On Tuesday, the committee held its fourth session, which centered on the efforts of former President Donald Trump and his allies to overturn the outcomes of the 2020 election and the ensuing political violence and harassment suffered by many who resisted.
Over the weekend, Representative Adam Kinzinger (R-Illinois) revealed a letter to his wife that threatened to execute them and their five-month-old baby. He warned that the political violence of January 6, 2021 was not an aberration but the result of his party’s repeated lies.
“There’s violence forward, I will let you know,” Kinzinger said on ABC’s “This Week.” “Till we management telling folks the reality, we will not anticipate something totally different.”
Committee Vice Chair Liz Cheney (R-Wyo) has been surrounded by security details since last year, and has been unable to hold large public campaign events, in part due to security concerns, according to aides.
During Trump’s second impeachment trial, held shortly after the rebellion, security details of all nine impeachment managers were presented.
“For security causes, the USCP doesn’t focus on potential safety measures for members,” a United States Capitol Police spokesperson said in a statement.
Tuesday’s hearing featured some of the most emotional testimony to date, including an appearance from mother and daughter election workers in Georgia, Robbie Freeman and Wandrea ArShaye “Shaye” Moss, who described the consequences of targeting the former president and his allies.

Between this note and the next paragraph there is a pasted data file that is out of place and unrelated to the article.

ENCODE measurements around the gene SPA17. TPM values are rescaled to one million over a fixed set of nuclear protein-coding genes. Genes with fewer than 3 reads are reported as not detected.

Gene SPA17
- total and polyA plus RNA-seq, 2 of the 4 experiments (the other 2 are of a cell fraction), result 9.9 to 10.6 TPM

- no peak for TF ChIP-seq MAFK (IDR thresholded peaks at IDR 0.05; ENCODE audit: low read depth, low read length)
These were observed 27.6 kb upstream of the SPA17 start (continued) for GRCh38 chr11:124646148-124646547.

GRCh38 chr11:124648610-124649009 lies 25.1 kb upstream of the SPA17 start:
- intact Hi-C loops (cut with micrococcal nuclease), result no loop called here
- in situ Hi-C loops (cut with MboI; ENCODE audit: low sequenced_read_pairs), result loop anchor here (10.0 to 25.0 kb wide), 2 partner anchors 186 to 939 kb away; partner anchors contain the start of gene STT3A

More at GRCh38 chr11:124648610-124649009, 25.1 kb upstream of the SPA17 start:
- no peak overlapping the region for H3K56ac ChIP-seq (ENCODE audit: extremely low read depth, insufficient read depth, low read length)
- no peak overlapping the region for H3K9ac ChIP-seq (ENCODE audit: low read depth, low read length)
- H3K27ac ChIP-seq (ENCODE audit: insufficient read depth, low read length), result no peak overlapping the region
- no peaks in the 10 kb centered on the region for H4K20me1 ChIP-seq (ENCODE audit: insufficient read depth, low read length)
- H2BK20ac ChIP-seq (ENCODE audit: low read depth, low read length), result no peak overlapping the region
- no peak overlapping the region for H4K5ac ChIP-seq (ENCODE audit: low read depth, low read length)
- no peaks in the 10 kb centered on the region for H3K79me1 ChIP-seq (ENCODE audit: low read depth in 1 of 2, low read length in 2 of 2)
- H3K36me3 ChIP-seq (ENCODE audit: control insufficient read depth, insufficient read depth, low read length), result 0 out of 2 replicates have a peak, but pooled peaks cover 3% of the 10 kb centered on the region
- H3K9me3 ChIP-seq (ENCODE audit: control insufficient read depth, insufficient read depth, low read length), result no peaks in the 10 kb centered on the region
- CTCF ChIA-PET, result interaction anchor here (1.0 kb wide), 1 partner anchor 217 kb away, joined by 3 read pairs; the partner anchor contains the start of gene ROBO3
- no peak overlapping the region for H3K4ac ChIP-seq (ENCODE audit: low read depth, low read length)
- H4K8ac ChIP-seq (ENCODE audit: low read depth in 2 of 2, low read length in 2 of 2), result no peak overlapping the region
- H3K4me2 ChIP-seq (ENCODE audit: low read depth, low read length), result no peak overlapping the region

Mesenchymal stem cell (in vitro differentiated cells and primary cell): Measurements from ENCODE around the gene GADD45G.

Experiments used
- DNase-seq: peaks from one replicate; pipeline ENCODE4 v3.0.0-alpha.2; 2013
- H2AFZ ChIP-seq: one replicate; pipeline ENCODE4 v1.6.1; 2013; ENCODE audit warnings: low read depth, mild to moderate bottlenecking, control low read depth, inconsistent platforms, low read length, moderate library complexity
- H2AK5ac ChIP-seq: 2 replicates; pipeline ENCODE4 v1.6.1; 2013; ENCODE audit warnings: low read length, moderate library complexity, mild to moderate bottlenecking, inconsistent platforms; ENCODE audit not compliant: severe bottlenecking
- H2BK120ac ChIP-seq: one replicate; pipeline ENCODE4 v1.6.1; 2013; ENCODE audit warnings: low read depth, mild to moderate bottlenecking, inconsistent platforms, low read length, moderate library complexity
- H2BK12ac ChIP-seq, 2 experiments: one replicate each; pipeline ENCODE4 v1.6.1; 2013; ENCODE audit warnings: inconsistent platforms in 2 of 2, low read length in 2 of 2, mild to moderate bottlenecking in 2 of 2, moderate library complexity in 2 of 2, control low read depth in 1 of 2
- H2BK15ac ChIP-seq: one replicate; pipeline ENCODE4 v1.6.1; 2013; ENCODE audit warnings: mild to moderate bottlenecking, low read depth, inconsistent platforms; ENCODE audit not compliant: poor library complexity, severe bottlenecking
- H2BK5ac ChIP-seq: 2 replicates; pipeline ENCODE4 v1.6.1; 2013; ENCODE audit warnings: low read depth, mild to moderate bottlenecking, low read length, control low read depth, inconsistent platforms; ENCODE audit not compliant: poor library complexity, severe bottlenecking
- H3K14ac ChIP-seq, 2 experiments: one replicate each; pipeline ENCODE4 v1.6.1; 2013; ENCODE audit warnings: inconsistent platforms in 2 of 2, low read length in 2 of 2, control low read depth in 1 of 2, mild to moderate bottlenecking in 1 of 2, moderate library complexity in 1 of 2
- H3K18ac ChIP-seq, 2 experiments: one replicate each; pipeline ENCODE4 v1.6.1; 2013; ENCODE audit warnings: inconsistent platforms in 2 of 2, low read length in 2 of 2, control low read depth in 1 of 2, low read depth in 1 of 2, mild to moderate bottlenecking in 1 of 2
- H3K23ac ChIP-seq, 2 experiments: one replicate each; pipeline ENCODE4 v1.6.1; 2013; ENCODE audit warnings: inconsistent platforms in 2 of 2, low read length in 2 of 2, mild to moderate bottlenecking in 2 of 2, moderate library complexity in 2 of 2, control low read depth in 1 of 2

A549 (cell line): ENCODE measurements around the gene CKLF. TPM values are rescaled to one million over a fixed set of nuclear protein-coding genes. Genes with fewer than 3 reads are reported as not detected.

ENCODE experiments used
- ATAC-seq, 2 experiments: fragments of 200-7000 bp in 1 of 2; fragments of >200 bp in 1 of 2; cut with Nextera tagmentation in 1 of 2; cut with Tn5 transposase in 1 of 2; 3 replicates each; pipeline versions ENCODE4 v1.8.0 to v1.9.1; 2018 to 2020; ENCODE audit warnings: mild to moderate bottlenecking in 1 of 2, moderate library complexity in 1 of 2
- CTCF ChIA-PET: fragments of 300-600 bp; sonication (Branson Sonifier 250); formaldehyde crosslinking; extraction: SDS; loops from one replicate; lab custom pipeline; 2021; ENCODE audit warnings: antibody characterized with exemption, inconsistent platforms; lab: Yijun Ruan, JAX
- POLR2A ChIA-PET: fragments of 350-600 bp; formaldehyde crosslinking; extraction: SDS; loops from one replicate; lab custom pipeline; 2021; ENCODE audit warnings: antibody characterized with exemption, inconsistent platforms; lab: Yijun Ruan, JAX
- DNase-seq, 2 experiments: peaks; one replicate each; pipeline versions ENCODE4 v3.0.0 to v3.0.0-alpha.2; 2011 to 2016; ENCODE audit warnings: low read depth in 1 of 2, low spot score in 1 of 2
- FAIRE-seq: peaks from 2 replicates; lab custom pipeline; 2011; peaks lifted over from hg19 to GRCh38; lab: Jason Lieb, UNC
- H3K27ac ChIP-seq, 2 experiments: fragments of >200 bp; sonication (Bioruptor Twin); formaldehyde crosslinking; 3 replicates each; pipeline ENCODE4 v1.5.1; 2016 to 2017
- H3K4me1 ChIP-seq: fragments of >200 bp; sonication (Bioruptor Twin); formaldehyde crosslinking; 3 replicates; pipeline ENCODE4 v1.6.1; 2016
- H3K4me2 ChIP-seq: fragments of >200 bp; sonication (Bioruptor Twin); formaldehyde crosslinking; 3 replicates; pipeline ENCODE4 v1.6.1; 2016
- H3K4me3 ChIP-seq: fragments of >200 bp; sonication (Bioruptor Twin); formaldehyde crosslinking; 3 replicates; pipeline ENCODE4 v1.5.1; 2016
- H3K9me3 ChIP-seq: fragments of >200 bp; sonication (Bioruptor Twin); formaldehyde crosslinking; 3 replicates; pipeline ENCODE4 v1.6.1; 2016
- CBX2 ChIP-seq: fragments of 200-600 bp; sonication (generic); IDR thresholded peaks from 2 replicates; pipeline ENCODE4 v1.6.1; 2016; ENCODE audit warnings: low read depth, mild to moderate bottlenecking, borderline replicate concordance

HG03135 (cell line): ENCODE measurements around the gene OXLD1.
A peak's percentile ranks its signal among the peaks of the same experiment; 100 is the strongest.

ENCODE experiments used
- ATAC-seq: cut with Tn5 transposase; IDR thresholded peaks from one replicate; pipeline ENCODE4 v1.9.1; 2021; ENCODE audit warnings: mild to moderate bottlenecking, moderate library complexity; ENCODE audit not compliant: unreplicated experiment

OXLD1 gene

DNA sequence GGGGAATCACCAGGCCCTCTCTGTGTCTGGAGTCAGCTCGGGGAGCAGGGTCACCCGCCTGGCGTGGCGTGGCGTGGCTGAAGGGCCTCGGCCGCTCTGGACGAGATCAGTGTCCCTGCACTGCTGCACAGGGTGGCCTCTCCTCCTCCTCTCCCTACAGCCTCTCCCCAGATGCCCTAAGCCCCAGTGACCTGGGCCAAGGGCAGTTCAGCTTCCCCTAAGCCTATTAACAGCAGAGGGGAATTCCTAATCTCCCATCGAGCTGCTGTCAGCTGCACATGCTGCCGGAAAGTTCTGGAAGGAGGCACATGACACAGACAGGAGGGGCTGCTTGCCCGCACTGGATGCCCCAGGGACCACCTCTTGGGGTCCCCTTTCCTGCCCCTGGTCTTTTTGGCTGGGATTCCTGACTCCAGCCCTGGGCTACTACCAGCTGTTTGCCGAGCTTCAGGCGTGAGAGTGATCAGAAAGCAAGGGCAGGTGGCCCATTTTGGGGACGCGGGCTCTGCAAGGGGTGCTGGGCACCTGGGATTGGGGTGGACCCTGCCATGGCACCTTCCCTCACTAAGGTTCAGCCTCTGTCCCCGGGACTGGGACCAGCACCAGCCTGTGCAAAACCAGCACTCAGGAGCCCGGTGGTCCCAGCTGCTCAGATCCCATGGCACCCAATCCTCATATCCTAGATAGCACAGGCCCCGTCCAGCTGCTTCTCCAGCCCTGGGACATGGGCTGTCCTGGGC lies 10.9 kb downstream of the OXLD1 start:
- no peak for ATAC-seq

“It turned my life the other way up,” Moss said. “I do not need anybody to know my identify. I do not need to go anyplace with my mother as a result of she would possibly shout my identify over the grocery aisle or one thing. I do not go to the grocery retailer in any respect. I have never gone anyplace in any respect. … I I suppose it is all I do. It is affected my life in a giant approach — in each approach. It is all due to lies, for me doing my job, the identical factor I have been doing endlessly.”
The remaining sessions will likely focus more on the culture of political violence on the right. Representatives Jimmy Raskin (D-MD) and Stephanie Murphy (D-FL) are scheduled to co-lead a hearing exploring the path to the extremism that motivated the insurrection to attack the Capitol on January 6, 2021.